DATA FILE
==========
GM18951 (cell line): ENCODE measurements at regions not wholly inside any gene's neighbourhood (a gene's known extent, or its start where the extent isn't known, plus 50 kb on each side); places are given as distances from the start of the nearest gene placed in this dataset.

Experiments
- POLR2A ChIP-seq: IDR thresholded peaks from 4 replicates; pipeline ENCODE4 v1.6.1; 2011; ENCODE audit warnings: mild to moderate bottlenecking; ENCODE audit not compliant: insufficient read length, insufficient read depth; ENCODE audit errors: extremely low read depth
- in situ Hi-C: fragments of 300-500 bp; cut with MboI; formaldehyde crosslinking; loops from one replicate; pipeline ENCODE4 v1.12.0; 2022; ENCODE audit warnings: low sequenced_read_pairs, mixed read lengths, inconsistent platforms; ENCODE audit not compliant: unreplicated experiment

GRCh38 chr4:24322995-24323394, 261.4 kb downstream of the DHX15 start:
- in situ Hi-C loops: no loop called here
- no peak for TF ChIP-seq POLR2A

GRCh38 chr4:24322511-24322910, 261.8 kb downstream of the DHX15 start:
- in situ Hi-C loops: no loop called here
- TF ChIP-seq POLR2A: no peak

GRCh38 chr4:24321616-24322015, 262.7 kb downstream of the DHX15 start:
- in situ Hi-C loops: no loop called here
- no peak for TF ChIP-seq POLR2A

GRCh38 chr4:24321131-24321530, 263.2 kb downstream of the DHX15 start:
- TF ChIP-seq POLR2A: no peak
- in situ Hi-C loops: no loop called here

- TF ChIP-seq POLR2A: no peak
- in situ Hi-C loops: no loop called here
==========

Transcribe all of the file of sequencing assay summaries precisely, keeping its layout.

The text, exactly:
GM18951 (cell line): ENCODE measurements at regions not wholly inside any gene's neighbourhood (a gene's known extent, or its start where the extent isn't known, plus 50 kb on each side); places are given as distances from the start of the nearest gene placed in this dataset.

Experiments
- POLR2A ChIP-seq: IDR thresholded peaks from 4 replicates; pipeline ENCODE4 v1.6.1; 2011; ENCODE audit warnings: mild to moderate bottlenecking; ENCODE audit not compliant: insufficient read length, insufficient read depth; ENCODE audit errors: extremely low read depth
- in situ Hi-C: fragments of 300-500 bp; cut with MboI; formaldehyde crosslinking; loops from one replicate; pipeline ENCODE4 v1.12.0; 2022; ENCODE audit warnings: low sequenced_read_pairs, mixed read lengths, inconsistent platforms; ENCODE audit not compliant: unreplicated experiment

GRCh38 chr4:24322995-24323394, 261.4 kb downstream of the DHX15 start:
- in situ Hi-C loops: no loop called here
- no peak for TF ChIP-seq POLR2A

GRCh38 chr4:24322511-24322910, 261.8 kb downstream of the DHX15 start:
- in situ Hi-C loops: no loop called here
- TF ChIP-seq POLR2A: no peak

GRCh38 chr4:24321616-24322015, 262.7 kb downstream of the DHX15 start:
- in situ Hi-C loops: no loop called here
- no peak for TF ChIP-seq POLR2A

GRCh38 chr4:24321131-24321530, 263.2 kb downstream of the DHX15 start:
- TF ChIP-seq POLR2A: no peak
- in situ Hi-C loops: no loop called here

- TF ChIP-seq POLR2A: no peak
- in situ Hi-C loops: no loop called here